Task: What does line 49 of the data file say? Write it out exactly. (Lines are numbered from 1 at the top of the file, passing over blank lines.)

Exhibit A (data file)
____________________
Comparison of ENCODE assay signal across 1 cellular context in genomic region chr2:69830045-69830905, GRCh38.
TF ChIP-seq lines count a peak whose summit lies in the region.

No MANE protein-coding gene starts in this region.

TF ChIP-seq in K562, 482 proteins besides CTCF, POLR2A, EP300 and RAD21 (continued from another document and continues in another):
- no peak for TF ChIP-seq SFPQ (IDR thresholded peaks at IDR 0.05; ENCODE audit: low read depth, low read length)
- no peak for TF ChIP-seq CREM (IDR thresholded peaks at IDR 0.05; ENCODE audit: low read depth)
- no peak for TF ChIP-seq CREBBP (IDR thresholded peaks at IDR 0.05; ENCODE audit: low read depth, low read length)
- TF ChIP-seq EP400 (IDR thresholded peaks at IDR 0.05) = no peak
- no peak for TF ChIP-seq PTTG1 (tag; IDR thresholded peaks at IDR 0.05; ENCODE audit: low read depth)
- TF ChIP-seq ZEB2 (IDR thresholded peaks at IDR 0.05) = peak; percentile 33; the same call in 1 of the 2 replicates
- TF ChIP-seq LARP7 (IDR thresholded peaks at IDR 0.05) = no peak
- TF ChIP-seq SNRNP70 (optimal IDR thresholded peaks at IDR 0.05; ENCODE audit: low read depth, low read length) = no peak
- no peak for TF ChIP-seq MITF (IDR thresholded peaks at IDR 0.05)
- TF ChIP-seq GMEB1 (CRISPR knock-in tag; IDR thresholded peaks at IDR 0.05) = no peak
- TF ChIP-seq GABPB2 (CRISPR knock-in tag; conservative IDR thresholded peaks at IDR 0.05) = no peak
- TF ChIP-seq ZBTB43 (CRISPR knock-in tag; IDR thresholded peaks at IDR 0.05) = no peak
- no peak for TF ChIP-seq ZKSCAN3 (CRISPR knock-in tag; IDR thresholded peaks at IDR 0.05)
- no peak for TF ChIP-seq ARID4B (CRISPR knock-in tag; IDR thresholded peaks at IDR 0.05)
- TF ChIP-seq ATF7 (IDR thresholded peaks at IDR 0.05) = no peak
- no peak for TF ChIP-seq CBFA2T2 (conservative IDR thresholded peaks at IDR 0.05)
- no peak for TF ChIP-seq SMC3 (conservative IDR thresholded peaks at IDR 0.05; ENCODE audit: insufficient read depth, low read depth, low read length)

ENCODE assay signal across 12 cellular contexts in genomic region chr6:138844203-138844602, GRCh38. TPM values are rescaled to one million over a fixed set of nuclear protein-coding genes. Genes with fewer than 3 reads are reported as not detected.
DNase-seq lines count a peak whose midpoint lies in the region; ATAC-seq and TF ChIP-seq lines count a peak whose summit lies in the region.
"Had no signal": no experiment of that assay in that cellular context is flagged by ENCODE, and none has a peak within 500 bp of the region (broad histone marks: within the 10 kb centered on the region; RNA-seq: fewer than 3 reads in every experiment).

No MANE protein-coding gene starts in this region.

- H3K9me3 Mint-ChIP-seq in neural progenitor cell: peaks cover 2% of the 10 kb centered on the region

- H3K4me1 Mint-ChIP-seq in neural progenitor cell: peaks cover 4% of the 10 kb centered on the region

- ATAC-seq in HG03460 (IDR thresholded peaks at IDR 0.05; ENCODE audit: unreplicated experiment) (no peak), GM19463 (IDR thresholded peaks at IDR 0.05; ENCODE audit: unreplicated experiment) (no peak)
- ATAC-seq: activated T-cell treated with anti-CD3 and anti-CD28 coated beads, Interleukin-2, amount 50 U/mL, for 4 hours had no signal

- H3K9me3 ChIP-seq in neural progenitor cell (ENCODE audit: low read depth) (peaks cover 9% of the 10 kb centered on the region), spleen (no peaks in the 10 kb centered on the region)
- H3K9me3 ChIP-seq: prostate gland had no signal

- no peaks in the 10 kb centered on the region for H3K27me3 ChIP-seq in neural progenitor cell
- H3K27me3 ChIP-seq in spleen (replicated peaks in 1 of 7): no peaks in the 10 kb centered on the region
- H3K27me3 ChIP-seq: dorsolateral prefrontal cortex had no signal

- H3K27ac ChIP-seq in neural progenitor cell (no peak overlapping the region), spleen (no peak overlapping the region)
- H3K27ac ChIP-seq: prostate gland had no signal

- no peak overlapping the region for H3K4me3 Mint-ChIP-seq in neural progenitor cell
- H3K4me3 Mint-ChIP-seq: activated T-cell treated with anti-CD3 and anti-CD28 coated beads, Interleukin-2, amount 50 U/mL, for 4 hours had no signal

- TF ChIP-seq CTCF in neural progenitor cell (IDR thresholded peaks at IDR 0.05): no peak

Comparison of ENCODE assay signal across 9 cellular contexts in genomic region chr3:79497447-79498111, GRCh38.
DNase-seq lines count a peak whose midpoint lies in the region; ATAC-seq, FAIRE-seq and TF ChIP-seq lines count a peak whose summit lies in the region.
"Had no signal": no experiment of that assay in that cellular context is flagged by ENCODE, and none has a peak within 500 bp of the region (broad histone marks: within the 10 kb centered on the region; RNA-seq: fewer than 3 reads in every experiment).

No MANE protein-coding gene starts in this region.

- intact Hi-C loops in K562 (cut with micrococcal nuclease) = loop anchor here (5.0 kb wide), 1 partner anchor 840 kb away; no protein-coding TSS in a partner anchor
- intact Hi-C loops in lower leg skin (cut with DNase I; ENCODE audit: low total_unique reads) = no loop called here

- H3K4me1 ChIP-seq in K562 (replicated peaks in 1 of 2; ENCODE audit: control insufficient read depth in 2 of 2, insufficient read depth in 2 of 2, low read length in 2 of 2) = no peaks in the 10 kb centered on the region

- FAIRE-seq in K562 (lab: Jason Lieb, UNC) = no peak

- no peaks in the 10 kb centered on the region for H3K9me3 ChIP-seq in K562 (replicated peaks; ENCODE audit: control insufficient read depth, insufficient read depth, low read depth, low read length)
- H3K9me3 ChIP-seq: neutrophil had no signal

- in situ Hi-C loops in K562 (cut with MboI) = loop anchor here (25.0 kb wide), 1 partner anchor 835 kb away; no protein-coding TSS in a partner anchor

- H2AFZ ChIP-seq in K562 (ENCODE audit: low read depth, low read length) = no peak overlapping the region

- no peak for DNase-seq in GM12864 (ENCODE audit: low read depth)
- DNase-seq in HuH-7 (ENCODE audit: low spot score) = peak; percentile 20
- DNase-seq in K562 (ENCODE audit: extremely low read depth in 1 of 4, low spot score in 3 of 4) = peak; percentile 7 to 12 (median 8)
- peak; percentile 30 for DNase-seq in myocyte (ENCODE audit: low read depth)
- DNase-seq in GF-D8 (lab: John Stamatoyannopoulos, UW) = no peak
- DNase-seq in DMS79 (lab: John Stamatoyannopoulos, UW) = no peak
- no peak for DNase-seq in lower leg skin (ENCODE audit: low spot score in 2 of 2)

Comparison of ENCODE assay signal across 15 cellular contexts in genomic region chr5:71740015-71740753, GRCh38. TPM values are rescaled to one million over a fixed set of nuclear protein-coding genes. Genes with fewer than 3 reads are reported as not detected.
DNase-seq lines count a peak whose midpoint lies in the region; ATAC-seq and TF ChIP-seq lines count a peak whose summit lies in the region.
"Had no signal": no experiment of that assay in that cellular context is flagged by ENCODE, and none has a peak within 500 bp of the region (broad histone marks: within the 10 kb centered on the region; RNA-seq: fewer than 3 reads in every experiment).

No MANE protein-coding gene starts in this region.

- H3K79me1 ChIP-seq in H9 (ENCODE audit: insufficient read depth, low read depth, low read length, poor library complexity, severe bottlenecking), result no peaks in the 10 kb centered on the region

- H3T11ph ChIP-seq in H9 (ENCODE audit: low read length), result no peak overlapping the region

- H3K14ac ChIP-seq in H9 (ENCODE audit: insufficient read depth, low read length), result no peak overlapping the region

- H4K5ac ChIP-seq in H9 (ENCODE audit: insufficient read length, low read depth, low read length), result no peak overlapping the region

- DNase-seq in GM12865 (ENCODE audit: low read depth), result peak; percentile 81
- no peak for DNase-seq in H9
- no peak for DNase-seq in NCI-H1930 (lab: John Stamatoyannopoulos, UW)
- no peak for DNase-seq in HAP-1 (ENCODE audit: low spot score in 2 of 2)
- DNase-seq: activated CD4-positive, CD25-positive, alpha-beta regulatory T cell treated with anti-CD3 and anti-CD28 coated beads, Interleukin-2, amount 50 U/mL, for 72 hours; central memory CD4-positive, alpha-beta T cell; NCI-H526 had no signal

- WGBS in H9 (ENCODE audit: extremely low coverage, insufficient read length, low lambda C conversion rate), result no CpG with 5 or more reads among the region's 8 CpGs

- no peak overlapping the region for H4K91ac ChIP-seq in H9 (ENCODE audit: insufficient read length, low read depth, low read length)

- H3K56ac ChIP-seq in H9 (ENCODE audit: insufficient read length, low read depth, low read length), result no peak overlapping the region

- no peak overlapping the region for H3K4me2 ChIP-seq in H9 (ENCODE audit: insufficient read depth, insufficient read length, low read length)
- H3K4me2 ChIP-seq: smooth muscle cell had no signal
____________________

- H3K9me3 ChIP-seq: neutrophil had no signal